The Chamber of Commerce, which has bolstered GOP candidates in 12 primaries this cycle, is stepping up its efforts in the Senate contest in Mississippi, where Sen. Thad Cochran is locked in a tight race with Chris McDaniel, who forced him into a runoff that will be held June 24. The contest is considered the tea party's best shot of another big win this cycle.
Strategist Scott Reed, who is helping to develop the Chamber of Commerce's electoral strategy, said that if McDaniel captures the GOP nomination, it could “jeopardize the Mississippi Senate seat” for Republicans in the general election.
The organization and its allies, which hope to expand the electorate, will be up against energized activists campaigning for McDaniel.
When Brat won Tuesday, “folks here were ecstatic,” McDaniel spokesman Noel Fritsch said. “I think a lot of times folks get a little disillusioned with politics, and this is a clear sign that the system can work and the people's voice can be heard.”
McDaniel has the backing of radio talk show hosts Laura Ingraham and Mark Levin, both of whom touted Brat's candidacy when few others were talking about it.
And unlike Brat, he has been lifted by the support of major national groups such as the Club for Growth, the Senate Conservatives Fund and the Tea Party Patriots.
FreedomWorks, which plans to spend $350,000 in a get-out-the-vote operation for McDaniel, will hold a day-long meeting Saturday with grass-roots groups from across the state to begin the effort.
Tea party activists are watching other races in which they think they can make a stand.
In Oklahoma, the race to replace retiring Sen. Tom Coburn is shaping up as another bout between the tea party and the Republican establishment.
And many candidates who have struggled to gain traction are quickly aligning themselves with Brat.
Physician Milton Wolf, a tea party candidate challenging Roberts in Kansas, is trying to link the senator to Cantor.
“Eric Cantor isn't the only incumbent from Virginia who is going to lose his primary this year,” Wolf said in a statement Tuesday night. “On August 5th, it's Pat Roberts' turn.”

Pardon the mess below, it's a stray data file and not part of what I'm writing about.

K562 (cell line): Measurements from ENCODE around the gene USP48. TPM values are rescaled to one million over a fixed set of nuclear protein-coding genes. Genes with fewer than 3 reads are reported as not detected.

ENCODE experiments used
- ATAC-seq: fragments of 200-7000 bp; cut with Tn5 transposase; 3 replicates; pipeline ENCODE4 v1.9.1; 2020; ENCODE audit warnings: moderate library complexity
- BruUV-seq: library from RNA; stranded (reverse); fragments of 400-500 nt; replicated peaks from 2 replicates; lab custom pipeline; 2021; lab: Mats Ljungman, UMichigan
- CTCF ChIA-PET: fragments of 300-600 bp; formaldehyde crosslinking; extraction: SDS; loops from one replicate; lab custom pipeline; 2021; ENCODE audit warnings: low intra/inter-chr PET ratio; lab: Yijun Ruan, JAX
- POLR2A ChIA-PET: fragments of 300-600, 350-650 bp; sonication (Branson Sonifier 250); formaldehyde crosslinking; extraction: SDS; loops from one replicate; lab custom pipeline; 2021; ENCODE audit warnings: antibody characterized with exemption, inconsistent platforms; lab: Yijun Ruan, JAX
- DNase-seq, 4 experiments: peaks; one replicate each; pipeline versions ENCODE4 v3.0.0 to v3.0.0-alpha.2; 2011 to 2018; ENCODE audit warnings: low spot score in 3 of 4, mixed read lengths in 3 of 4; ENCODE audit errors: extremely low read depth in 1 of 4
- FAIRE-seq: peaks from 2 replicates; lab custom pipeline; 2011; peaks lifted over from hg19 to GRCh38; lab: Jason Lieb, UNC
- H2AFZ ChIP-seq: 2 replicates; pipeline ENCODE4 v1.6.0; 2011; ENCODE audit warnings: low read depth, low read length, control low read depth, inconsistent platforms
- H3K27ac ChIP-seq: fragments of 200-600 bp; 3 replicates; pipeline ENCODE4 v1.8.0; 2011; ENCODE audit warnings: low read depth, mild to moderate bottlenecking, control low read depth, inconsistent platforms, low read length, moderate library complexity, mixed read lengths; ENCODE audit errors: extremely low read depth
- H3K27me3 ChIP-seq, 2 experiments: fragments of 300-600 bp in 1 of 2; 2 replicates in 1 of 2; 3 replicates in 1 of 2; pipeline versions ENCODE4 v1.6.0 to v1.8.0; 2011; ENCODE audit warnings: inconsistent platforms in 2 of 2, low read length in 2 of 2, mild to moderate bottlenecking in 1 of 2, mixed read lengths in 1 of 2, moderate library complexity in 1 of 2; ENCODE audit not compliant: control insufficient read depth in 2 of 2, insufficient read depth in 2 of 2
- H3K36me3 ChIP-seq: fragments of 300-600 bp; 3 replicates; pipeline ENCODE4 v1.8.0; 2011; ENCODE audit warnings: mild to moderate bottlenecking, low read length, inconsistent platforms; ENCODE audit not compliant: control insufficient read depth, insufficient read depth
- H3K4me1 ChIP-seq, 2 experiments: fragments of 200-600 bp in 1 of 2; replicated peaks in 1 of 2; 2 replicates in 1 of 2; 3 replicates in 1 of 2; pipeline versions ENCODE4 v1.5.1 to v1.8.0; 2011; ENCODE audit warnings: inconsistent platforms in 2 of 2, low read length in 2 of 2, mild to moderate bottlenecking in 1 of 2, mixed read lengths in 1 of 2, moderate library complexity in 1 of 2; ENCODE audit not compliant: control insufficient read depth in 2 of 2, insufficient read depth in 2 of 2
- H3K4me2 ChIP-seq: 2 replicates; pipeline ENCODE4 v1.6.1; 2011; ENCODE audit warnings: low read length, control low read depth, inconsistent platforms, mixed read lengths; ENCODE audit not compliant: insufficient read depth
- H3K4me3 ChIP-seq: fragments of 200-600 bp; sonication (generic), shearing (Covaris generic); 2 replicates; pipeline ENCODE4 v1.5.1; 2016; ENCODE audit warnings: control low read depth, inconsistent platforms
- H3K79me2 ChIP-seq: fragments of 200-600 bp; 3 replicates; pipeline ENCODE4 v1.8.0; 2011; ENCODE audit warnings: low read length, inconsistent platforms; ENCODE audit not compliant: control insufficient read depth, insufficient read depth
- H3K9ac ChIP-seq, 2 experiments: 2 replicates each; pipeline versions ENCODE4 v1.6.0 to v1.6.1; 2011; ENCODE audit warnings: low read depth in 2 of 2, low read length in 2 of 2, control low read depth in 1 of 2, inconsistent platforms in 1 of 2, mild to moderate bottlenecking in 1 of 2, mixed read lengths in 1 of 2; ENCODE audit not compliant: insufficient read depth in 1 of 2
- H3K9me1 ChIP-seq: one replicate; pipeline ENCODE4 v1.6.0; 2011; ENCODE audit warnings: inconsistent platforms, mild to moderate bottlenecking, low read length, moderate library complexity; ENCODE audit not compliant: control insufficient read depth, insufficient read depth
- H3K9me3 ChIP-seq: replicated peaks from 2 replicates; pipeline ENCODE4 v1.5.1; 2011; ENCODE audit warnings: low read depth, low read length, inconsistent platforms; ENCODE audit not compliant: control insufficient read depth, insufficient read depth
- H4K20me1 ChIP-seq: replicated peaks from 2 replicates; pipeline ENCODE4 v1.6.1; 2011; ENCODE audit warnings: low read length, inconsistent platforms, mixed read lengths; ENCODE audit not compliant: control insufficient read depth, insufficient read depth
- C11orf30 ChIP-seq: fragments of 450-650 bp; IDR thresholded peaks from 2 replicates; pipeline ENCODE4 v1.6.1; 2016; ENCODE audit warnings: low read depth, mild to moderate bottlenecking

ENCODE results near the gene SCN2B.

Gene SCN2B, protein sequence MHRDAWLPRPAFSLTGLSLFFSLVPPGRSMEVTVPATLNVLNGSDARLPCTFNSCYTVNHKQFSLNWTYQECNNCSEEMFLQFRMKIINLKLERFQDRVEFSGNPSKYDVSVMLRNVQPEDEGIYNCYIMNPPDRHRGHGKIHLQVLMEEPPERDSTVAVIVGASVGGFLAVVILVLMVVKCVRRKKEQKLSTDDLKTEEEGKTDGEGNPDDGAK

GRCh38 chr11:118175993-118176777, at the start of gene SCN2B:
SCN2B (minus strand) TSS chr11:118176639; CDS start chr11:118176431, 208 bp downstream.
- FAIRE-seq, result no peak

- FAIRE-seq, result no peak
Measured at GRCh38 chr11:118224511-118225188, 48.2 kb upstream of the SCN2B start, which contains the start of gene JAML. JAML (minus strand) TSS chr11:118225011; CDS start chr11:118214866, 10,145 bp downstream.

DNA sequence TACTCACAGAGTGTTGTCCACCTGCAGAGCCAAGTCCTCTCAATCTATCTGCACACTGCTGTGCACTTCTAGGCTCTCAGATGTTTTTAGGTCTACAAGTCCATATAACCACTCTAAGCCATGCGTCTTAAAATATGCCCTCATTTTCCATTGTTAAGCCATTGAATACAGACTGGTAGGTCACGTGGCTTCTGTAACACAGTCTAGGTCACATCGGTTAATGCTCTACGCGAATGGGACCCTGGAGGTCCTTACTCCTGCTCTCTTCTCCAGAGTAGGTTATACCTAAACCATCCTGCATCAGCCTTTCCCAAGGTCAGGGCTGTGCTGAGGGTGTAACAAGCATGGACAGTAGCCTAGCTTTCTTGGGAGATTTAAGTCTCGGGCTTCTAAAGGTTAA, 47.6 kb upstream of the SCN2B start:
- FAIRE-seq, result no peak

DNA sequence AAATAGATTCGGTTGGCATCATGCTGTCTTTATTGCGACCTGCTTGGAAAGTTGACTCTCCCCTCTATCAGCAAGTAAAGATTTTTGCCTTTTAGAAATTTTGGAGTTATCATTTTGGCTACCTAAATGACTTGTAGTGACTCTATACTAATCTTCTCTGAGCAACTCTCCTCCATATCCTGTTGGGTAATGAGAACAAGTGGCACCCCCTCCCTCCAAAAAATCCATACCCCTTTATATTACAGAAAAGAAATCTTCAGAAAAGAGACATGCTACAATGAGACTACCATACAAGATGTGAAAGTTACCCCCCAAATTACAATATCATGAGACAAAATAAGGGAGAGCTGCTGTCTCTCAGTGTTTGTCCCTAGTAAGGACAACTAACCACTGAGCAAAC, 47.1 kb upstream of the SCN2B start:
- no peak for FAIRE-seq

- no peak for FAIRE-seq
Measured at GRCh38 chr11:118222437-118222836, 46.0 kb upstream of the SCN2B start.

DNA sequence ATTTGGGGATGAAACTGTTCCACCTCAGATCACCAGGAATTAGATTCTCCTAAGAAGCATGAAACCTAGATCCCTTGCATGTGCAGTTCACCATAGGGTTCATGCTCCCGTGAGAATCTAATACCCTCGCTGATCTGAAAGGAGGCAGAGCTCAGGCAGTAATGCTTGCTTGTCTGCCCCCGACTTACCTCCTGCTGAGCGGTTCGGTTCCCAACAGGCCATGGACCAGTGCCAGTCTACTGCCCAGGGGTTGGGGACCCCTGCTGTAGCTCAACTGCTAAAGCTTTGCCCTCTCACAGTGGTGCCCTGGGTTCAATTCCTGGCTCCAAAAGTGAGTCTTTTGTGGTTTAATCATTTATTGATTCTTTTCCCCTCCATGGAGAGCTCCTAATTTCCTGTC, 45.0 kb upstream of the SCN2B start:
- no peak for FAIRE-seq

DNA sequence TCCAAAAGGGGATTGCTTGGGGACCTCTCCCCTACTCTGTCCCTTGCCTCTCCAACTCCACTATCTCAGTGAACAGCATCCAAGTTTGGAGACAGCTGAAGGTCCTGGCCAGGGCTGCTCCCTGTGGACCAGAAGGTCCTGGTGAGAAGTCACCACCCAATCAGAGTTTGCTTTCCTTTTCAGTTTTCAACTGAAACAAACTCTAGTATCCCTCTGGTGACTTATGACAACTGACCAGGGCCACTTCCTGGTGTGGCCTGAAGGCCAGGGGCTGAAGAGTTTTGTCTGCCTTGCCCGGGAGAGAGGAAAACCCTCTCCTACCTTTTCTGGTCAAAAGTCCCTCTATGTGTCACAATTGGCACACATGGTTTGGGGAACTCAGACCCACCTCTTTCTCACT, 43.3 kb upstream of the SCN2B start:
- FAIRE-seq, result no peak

Christian conservative activists said they, too, are taking inspiration from Brat's victory.
David Lane, who is directing a multimillion-dollar effort to mobilize evangelicals, said Tuesday's results signal trouble for Republican presidential candidates who oppose the party base on key issues.
“This is part of an ongoing battle for the soul of the Republican Party,” he said. He added that prospective candidates such as former Arkansas Gov. Mike Huckabee and Sen. Ted Cruz, Texas, “would be in a strong position.”
But top GOP strategists argued that Cantor's loss was rooted in issues specific to his race and is not a predictor that more Republican incumbents will fall.
“I'll never say never, but the people who have primaries remaining have been diligently focused on their races for some time,” pollster Whit Ayres said.
As for Cantor, “the seeds of the loss were sown for some time,” he said. “It's not something that just happened.”
Vin Weber, a former congressman from Minnesota and adviser to Republican Party leaders, said he is disappointed by Cantor's defeat but is grateful that it occurred so late in the season.
“We are near the end of the primary season, and in most of the primaries, we have nominated solid conservative Republicans who understand that if we are going to be the majority party, we have got to be a governing party,” he said. “Last night produced a different message.”